Real-time detection of Bioaerosols by Mass Spectrometry and Fluorescence methods during the BIODETECT 2014 campaign at CEA/LSCE/ACTRIS SUPERSITE (Saclay, France)

Abstract : The French Atomic Energy Commission (CEA) has developed a new on line mass spectrometry method to detect atmospheric fungal spores (Sarda Esteve et al., AAAR 2013) under the Bio Chemical Collectors (BCC) research project. This method has been compared with a traditional method from the National Network of Survey for Airborne contaminants (RNSA) to identify Cladosporium events and has shown good agreement with microscopy techniques. Real-time measurements of bio-aerosols using light-induced fluorescence (LIF) techniques have also been performed widely, both for bio-aerosol quantification and to support ice nucleation studies (e.g. Despres et al., 2012). Recent work has sought to better understand the variability in observed fluorescence recorded using LIF instruments (Huffman et al., 2013, O'Connor et al., 2014). Novel data analysis methods are also required to effectively interpret the datasets produced by such instruments, which can exhibit high dimensionality. Robinson et al., (2013) successfully distinguished between calibration particles measured using a WIBS 4A by applying a clustering algorithm to the data. They went on to apply this algorithm to ambient datasets and attributed particular clusters to bacteria and fungal spores (Crawford et al., 2014). To understand the major processes affecting fluorescent aerosol particles, it is necessary to intercompare these real-time methods with measurements of biological targets that provide more detailed chemical information, such as real-time mass spectrometry. An intensive measurement campaign, BIODETECT 2014, will take place at the LSCE-SIRTA ACTRIS supersite outside Paris in summer between the 7th of July and the 8th of August. This study may help identify potential new technologies for monitoring the spread of airborne pathogens and other bio-aerosols. During this period of the year, bacteria and fungal spore are expected to be emitted to the air in high concentration. These bio-aerosol events can be used as proxies for airborne pathogens spreading through an urban/suburban influenced environment.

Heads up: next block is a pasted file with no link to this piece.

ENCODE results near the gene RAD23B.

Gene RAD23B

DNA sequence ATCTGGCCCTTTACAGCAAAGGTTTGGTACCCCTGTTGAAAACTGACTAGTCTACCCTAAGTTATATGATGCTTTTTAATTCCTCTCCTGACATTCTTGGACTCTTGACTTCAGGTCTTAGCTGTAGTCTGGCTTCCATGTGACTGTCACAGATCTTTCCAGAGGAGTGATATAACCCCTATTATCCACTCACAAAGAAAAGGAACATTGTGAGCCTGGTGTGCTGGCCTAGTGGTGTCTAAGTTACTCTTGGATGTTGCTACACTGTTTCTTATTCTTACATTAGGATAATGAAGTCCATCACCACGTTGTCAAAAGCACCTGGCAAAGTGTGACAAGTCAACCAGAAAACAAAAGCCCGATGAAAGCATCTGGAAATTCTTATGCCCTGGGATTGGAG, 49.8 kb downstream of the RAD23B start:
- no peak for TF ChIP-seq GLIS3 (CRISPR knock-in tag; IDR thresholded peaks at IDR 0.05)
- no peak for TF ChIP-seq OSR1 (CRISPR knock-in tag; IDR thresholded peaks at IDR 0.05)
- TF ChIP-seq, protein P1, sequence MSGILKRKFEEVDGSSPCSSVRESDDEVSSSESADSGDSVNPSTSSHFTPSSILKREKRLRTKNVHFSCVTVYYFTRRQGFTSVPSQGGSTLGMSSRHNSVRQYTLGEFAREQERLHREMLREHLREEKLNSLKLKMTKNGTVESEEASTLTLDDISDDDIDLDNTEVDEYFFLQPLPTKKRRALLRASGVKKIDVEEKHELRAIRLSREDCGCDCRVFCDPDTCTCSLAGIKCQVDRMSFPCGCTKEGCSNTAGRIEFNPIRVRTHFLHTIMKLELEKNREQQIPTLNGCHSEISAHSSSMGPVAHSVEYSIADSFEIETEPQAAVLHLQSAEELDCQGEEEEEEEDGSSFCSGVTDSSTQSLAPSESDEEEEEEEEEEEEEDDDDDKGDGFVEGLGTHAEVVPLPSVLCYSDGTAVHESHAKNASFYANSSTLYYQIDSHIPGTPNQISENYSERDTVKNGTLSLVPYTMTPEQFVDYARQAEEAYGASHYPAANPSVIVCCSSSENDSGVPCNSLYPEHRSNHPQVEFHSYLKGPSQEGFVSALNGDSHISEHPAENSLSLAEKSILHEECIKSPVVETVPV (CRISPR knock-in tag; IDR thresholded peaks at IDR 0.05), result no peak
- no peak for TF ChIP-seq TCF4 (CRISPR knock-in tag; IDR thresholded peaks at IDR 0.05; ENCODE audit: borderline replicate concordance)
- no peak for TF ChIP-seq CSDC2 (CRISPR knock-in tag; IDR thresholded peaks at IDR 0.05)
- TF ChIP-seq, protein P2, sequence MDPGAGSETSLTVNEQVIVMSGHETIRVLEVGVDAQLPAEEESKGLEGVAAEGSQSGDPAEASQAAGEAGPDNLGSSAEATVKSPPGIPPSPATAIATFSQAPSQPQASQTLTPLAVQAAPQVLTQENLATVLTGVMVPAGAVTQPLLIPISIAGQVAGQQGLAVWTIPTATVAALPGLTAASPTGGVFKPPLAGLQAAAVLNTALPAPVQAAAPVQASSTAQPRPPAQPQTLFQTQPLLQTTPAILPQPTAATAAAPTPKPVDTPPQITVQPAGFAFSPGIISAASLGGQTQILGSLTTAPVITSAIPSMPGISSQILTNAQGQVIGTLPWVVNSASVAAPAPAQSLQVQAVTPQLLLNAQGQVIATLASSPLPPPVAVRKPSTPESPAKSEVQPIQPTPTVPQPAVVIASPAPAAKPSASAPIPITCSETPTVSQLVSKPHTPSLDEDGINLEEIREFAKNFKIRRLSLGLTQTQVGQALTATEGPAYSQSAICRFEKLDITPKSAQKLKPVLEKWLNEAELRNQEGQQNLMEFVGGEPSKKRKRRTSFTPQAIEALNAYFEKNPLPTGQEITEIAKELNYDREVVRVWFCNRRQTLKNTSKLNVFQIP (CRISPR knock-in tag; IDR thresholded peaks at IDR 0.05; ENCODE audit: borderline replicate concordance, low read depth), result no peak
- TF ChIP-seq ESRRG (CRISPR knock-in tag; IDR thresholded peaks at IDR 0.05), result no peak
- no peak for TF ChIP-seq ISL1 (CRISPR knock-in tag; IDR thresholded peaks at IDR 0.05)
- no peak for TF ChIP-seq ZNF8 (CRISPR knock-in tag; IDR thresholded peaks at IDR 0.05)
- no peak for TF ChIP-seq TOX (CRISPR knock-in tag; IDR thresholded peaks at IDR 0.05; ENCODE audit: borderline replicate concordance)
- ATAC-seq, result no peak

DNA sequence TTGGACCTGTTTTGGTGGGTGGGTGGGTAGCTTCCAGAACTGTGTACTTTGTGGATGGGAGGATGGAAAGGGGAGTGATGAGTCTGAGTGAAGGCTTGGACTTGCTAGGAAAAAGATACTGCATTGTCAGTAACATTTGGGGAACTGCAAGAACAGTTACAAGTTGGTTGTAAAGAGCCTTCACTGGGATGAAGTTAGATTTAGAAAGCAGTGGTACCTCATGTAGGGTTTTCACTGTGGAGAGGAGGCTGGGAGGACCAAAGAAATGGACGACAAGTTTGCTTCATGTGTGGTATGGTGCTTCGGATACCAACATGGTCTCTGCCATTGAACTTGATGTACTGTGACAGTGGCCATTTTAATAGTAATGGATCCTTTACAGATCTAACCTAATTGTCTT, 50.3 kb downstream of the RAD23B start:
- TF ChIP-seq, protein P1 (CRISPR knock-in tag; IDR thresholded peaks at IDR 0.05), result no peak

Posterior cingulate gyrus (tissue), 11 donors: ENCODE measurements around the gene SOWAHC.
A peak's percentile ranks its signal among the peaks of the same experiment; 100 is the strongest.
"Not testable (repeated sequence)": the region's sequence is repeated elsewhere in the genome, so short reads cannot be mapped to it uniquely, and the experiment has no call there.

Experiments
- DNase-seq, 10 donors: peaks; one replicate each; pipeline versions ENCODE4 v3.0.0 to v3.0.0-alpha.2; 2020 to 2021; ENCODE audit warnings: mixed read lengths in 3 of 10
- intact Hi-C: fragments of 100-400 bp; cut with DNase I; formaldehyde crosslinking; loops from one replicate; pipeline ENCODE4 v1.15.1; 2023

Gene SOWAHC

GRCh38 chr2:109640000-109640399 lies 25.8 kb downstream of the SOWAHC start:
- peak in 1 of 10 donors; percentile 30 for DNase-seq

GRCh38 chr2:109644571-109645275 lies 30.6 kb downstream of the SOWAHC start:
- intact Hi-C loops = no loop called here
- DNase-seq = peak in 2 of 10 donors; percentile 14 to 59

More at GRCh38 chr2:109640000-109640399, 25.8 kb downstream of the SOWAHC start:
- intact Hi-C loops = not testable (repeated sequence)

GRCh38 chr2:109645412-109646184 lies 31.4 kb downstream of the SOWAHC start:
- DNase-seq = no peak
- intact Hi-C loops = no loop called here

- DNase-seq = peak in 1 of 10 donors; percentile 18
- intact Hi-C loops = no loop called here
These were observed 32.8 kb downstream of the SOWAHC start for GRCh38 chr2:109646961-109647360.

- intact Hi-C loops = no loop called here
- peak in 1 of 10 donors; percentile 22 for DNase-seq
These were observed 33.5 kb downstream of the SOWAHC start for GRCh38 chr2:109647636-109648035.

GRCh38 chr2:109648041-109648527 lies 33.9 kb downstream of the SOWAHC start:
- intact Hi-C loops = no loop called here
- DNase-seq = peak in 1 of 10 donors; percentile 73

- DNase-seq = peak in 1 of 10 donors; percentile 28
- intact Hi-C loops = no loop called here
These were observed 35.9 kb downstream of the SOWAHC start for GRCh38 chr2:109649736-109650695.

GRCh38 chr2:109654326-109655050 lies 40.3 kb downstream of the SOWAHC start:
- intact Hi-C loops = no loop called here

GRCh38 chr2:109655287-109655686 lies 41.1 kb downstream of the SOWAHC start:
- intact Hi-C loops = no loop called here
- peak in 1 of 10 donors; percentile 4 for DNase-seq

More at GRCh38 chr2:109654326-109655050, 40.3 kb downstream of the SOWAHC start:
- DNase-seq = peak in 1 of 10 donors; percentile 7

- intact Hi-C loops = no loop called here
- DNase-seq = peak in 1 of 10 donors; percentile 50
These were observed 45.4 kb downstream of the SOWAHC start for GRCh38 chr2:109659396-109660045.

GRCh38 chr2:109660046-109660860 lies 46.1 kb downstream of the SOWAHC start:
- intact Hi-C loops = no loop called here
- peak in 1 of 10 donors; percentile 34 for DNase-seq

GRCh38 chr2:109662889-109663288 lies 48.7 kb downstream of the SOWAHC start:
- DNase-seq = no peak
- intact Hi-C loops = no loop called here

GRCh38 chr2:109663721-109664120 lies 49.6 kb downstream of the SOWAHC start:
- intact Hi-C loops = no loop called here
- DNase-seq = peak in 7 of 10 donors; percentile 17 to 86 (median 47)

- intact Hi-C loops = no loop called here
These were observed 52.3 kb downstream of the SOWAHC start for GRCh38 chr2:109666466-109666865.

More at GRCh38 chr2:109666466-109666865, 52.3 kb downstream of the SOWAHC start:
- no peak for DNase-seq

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Submitted on : Wednesday, August 1, 2018 - 2:37:37 PM
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Roland Sarda-Esteve, Jean Sciare, N. Bonnaire, C. Junot, F. Fennaille, et al.. Real-time detection of Bioaerosols by Mass Spectrometry and Fluorescence methods during the BIODETECT 2014 campaign at CEA/LSCE/ACTRIS SUPERSITE (Saclay, France). 4. ACTRIS General Meeting, Jun 2014, Clermont-Ferrand, France. ⟨ineris-01852365⟩

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